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2014-2015 General Fund Budget Passage


2014-2015 General Fund Budget Passage

On Thursday, July 10, Gov. Tom Corbett finally signed the 2014-15 General Fund budget and accompanying appropriations bills. The legislature sent him the budget on June 30; the governor waited to sign it until today, hoping in the meantime that the legislature would take action on key issues he identified as priorities. On the last day to act before the budget became law without his signature, he enacted it while also exercising his line-item veto power. He vetoed $65 million in legislative spending and $7.2 million in legislative surplus spending. He also announced that he will be providing additional information “shortly” --- likely asking for a special session for pension reform. The House and Senate are both adjourned until Sept. 15, unless the House Speaker or Senate President call their respective chambers back to work.

How This Affects Our Members

For Hunger-Free Pennsylvania, this budget holds the line on funding for the State Food Purchase Program at $17.438 million. We are disappointed that both the General Assembly and Governor have ignored our calls --- and the calls of so many of you and your supporters --- for an increase in SFPP to help Pennsylvanians who are hungry.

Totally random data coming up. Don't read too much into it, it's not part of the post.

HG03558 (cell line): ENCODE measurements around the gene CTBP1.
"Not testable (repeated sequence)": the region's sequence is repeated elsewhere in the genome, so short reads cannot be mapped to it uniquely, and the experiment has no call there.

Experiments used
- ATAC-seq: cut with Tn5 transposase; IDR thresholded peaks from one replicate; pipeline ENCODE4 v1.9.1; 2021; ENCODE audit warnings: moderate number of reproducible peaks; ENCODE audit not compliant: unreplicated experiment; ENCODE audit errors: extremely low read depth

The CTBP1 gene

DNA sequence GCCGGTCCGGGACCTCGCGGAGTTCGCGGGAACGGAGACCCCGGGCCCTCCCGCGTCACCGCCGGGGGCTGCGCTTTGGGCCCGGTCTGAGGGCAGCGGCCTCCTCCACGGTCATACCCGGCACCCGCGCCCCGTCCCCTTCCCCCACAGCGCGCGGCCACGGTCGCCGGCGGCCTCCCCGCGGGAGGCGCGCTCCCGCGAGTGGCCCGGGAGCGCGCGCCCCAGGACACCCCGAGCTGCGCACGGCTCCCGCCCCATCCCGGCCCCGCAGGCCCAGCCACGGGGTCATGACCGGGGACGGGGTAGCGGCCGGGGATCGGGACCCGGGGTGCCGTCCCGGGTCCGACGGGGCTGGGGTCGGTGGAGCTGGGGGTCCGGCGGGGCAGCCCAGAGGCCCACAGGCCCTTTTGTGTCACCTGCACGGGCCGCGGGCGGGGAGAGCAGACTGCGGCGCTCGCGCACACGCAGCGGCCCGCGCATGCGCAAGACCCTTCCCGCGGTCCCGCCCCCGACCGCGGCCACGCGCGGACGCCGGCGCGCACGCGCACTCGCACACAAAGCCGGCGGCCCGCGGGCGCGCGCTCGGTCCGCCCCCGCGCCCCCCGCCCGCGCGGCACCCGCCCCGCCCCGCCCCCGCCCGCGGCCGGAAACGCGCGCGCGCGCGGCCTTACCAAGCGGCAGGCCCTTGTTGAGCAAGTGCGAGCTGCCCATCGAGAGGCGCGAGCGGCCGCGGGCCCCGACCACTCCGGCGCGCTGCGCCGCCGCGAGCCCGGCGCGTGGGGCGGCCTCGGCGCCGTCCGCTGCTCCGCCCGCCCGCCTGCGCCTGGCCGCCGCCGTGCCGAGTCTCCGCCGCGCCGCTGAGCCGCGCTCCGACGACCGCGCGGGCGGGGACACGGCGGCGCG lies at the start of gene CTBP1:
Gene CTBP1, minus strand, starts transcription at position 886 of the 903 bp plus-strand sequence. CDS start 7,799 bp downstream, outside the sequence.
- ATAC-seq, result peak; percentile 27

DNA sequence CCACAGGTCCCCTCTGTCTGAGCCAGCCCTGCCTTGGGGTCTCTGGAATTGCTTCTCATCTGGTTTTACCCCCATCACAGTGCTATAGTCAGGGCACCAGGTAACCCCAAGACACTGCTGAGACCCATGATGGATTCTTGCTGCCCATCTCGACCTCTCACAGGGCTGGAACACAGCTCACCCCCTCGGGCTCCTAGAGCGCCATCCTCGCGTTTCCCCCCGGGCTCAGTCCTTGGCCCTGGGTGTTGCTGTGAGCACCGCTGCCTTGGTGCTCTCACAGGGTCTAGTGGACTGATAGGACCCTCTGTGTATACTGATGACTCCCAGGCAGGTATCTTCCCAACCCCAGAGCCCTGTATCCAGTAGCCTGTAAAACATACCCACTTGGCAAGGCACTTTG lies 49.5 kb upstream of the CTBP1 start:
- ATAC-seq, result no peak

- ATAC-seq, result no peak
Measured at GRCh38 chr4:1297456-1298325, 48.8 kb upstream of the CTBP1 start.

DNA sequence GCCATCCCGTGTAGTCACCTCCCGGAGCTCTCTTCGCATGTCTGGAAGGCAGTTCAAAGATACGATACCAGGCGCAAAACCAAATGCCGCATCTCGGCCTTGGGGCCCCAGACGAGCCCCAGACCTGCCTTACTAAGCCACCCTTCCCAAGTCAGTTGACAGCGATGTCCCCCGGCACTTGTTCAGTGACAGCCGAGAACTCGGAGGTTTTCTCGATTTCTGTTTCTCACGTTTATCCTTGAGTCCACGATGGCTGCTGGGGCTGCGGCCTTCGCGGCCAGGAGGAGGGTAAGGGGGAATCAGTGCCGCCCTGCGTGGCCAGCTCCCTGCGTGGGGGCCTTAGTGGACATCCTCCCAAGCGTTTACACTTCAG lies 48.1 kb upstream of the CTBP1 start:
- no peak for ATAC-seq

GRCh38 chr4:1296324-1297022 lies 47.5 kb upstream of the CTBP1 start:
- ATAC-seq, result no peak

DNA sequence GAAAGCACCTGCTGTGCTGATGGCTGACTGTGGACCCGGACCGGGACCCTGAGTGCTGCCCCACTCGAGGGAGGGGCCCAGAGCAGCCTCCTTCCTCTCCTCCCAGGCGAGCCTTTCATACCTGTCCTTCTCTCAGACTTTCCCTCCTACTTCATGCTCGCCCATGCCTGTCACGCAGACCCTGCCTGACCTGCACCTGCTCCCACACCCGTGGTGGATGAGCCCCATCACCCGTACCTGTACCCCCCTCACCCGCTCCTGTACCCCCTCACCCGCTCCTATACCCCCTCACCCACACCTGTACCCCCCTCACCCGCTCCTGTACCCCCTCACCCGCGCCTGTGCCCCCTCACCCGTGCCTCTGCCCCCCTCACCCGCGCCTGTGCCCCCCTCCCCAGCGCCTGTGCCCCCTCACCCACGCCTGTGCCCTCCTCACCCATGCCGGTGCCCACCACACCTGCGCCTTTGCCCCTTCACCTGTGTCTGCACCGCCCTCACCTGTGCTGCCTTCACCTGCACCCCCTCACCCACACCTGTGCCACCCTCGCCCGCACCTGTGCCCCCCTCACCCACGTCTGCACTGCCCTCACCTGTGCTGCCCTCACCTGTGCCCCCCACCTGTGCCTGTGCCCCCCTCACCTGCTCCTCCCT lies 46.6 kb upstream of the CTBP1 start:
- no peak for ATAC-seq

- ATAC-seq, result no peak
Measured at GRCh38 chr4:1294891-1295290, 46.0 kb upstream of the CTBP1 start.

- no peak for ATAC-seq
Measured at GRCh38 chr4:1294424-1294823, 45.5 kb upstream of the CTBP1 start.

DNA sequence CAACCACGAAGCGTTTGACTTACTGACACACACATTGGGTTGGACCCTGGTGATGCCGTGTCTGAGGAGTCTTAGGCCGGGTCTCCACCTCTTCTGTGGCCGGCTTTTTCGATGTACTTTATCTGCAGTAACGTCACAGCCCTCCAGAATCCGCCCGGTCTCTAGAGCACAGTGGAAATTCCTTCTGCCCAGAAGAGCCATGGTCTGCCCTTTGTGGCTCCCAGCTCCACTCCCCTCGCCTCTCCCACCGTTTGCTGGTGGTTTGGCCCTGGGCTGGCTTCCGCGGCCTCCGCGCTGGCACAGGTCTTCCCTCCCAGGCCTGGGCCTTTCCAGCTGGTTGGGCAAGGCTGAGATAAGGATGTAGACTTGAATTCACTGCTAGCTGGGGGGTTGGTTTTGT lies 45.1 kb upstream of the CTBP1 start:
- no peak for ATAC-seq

Our Hunger Champions

Despite our disappointment in the end result, we would like to offer our sincere gratitude to the legislators who did read our letters, talk to us on the phone and listen to our stories of the harsh reality of hunger facing our Commonwealth. They took the time to understand the need and that the need is growing. Over 50 of our legislators took their support a step further and wrote leadership to ask for an increase to the State Food Purchase program demonstrating that their constituent’s needs are a priority. Please join us in thanking these legislators. You can view all of them and thank them on Facebook here.

Thank You

Like SFPP, most social service programs in the budget were held at last year’s levels as lawmakers sought to craft an election-year budget that didn’t raise revenues despite a growing projected shortfall that could top $2 billion next year. It’s clear, based on recent actions surrounding enactment of the current budget, that the situation in Harrisburg remains tense and in flux.

We will continue to do all we can to keep you posted and to keep fighting for SFPP. Thank you for your efforts. We know that Pennsylvania’s food-insecure families, seniors and children appreciate you fighting for them.

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